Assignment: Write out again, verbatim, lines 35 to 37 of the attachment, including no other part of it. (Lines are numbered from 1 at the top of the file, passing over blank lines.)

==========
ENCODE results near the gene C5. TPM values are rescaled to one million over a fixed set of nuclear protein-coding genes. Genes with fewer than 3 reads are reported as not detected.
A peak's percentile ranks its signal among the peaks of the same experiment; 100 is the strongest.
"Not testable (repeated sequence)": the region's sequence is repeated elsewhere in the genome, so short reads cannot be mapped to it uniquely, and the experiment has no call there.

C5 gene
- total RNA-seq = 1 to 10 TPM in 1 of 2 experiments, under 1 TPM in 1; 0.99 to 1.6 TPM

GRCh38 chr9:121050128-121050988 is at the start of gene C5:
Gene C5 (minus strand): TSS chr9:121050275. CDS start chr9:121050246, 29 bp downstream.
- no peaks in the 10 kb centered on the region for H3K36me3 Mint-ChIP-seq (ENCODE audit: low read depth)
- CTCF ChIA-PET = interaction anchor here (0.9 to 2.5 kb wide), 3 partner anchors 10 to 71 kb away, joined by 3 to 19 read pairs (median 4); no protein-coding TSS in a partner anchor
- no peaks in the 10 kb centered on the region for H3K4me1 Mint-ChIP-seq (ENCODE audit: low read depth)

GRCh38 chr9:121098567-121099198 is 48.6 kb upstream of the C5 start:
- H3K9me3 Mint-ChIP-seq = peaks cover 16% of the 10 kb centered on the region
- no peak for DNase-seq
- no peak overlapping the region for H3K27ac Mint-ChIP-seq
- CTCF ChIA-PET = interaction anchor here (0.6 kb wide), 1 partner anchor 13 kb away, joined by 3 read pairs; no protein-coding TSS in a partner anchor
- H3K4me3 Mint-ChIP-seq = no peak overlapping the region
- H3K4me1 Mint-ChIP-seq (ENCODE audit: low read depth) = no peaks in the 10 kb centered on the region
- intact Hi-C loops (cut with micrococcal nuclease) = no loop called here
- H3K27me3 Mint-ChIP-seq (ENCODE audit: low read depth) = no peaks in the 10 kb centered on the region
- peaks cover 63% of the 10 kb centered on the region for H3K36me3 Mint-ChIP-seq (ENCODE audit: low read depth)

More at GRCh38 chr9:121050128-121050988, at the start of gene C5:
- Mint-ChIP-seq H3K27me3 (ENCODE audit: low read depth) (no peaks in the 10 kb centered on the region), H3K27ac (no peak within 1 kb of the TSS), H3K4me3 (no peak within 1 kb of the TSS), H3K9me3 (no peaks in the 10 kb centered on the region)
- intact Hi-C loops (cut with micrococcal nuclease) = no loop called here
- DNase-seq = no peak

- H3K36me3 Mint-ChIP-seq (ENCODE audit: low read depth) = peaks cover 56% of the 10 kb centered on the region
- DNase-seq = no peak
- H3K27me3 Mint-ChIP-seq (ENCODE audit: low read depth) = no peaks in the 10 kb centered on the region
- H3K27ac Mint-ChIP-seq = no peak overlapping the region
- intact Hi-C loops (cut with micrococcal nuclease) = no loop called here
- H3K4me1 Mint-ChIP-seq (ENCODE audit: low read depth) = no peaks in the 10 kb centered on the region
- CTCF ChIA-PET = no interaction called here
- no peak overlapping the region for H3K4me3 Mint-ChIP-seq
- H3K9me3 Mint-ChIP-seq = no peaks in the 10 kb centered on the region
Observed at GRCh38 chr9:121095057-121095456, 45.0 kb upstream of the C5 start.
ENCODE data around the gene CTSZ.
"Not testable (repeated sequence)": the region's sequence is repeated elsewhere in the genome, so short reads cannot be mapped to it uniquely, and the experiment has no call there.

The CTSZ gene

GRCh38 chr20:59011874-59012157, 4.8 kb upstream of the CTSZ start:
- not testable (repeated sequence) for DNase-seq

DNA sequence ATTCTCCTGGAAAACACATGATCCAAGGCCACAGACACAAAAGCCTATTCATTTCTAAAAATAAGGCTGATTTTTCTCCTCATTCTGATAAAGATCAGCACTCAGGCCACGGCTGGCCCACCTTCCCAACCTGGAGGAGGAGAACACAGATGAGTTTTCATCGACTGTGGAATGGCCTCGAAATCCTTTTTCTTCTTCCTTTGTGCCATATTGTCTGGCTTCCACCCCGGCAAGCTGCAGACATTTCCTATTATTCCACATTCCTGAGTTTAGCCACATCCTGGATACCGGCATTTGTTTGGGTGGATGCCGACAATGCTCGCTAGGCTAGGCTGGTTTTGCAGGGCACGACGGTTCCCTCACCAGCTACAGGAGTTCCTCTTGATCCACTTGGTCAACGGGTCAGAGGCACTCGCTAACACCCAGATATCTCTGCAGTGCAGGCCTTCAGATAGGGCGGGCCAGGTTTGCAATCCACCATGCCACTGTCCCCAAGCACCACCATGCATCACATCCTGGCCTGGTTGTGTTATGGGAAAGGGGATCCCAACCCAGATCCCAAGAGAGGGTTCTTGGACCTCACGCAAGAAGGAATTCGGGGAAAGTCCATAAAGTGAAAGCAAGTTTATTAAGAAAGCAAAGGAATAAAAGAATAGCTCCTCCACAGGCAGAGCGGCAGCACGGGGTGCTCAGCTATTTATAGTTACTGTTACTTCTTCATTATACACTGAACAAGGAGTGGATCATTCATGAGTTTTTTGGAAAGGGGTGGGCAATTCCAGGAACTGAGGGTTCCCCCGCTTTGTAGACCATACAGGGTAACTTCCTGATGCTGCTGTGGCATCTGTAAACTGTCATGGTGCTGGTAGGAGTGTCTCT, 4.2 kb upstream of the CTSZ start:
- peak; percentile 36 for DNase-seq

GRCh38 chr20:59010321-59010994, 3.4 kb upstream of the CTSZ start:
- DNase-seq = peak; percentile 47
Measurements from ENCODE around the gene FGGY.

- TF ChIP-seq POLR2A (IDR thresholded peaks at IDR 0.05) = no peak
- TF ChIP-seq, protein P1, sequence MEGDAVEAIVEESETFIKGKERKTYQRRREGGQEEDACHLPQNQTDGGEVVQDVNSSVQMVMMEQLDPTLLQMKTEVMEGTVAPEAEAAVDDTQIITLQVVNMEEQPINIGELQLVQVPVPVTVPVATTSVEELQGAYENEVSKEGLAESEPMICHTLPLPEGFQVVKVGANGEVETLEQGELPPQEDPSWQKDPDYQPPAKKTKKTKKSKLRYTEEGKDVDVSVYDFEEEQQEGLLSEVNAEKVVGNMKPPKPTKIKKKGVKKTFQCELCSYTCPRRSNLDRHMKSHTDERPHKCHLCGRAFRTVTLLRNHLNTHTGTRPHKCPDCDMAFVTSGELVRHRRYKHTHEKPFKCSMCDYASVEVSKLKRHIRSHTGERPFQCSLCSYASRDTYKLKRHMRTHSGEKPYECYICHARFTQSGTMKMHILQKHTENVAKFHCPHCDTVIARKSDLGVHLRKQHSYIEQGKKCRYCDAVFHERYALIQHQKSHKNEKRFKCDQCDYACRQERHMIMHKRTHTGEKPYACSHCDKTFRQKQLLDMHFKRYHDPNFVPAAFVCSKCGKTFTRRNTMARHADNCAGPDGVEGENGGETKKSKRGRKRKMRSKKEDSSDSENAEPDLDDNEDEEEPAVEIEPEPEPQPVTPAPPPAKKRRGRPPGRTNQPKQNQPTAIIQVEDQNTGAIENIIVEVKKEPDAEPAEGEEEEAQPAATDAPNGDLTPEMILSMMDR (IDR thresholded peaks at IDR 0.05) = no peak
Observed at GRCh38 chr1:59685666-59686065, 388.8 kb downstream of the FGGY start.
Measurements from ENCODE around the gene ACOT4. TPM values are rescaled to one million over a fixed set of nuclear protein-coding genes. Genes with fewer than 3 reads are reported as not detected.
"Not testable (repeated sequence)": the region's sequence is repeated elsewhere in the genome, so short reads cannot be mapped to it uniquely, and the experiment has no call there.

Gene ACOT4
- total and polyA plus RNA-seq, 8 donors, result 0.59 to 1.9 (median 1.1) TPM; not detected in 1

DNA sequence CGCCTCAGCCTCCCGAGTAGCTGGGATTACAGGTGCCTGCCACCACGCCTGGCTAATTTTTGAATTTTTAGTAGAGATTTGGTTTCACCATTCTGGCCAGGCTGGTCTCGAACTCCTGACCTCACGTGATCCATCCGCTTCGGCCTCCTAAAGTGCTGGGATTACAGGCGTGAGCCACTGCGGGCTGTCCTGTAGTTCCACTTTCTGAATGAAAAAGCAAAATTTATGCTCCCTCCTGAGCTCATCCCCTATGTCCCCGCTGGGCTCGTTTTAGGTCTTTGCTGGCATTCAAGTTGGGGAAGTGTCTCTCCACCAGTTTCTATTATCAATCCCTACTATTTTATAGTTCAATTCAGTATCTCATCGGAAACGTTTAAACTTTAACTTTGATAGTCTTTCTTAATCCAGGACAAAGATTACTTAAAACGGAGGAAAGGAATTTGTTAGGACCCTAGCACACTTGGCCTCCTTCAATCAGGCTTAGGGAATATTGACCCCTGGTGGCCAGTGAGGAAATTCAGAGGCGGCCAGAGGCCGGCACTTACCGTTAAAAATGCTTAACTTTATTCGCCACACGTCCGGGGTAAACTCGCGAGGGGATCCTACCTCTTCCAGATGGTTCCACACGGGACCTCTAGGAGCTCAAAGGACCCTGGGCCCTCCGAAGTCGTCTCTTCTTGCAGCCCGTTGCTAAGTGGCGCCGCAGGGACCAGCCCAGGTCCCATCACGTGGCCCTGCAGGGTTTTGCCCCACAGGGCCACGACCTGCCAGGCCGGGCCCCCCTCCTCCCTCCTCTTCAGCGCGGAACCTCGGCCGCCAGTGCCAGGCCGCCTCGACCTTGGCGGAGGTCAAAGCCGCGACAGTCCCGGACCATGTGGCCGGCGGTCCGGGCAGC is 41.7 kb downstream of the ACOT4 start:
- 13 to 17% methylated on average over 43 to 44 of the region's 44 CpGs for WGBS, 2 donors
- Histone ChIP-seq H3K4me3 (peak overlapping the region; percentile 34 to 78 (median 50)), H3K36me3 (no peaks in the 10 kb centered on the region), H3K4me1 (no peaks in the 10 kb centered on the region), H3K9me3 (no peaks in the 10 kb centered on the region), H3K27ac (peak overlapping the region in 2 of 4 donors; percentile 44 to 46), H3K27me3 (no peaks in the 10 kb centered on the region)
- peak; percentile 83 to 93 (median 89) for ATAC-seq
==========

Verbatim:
ENCODE data around the gene CTSZ.
"Not testable (repeated sequence)": the region's sequence is repeated elsewhere in the genome, so short reads cannot be mapped to it uniquely, and the experiment has no call there.

The CTSZ gene